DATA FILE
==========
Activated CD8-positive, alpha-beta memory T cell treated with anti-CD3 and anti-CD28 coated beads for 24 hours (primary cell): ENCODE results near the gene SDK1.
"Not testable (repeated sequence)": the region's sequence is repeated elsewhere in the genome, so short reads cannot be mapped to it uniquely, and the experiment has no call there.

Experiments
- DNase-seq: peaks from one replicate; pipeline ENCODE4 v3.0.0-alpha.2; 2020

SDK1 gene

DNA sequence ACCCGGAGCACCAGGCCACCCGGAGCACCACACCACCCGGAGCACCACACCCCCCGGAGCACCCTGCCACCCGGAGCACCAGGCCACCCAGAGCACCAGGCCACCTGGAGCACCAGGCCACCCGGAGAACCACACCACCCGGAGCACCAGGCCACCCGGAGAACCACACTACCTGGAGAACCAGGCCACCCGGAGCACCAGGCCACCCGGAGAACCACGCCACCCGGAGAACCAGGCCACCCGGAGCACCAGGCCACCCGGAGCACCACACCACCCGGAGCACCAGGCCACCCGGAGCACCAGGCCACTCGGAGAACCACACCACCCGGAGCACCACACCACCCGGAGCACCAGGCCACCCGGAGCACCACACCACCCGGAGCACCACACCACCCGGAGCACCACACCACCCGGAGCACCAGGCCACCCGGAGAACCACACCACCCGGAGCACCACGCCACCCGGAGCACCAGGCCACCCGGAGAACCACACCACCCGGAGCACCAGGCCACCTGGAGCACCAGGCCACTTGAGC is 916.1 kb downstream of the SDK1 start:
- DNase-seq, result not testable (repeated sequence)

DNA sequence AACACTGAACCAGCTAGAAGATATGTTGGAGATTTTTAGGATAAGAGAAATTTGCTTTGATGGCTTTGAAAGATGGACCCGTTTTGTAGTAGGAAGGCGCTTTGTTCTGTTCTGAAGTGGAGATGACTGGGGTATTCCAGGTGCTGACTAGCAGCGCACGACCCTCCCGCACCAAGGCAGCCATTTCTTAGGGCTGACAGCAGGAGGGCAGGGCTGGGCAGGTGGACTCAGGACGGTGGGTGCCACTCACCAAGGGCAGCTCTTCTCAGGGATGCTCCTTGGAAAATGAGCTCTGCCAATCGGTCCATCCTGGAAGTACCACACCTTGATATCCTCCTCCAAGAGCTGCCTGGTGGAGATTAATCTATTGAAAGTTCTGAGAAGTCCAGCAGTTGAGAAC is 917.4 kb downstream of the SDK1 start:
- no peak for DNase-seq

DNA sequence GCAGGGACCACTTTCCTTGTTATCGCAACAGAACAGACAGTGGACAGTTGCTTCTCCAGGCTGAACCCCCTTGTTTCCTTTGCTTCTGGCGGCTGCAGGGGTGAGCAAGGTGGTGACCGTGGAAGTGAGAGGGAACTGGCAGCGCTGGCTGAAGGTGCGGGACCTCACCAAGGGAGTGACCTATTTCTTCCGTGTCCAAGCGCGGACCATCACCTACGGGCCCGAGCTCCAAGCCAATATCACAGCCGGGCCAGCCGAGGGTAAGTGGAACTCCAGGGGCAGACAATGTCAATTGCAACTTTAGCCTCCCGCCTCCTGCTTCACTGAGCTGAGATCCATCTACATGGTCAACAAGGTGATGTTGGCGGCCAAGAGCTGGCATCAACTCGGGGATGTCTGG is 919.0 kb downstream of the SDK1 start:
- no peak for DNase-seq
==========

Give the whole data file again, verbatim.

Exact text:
Activated CD8-positive, alpha-beta memory T cell treated with anti-CD3 and anti-CD28 coated beads for 24 hours (primary cell): ENCODE results near the gene SDK1.
"Not testable (repeated sequence)": the region's sequence is repeated elsewhere in the genome, so short reads cannot be mapped to it uniquely, and the experiment has no call there.

Experiments
- DNase-seq: peaks from one replicate; pipeline ENCODE4 v3.0.0-alpha.2; 2020

SDK1 gene

DNA sequence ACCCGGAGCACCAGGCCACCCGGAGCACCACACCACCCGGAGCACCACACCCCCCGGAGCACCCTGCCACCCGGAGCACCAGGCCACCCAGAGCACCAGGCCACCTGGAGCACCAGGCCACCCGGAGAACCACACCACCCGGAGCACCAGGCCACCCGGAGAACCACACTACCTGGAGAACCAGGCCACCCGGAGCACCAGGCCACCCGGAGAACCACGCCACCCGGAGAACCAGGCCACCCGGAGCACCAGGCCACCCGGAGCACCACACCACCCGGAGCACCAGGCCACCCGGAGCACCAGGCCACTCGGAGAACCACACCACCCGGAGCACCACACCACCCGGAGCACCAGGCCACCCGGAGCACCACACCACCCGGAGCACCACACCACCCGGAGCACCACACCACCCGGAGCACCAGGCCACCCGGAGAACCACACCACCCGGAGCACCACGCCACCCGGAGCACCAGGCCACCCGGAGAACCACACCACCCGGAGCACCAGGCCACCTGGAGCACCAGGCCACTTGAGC is 916.1 kb downstream of the SDK1 start:
- DNase-seq, result not testable (repeated sequence)

DNA sequence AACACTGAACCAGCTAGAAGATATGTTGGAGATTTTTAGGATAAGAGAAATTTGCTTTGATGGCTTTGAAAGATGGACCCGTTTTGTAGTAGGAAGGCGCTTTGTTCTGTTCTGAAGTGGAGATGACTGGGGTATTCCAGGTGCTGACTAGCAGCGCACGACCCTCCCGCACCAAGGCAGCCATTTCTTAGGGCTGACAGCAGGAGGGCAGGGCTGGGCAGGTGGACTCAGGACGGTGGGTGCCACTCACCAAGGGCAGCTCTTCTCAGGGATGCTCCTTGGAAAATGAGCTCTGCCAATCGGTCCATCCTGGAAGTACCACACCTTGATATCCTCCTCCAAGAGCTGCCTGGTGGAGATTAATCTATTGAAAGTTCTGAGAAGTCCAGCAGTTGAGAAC is 917.4 kb downstream of the SDK1 start:
- no peak for DNase-seq

DNA sequence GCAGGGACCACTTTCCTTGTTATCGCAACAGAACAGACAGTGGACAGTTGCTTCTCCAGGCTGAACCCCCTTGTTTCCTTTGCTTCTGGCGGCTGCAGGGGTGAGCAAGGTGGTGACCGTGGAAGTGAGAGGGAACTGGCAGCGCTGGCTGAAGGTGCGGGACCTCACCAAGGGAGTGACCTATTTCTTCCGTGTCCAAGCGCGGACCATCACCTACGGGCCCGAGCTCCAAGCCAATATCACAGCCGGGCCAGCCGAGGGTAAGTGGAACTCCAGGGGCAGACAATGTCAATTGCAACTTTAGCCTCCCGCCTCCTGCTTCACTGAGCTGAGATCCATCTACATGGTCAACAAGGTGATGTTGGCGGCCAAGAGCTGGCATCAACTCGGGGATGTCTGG is 919.0 kb downstream of the SDK1 start:
- no peak for DNase-seq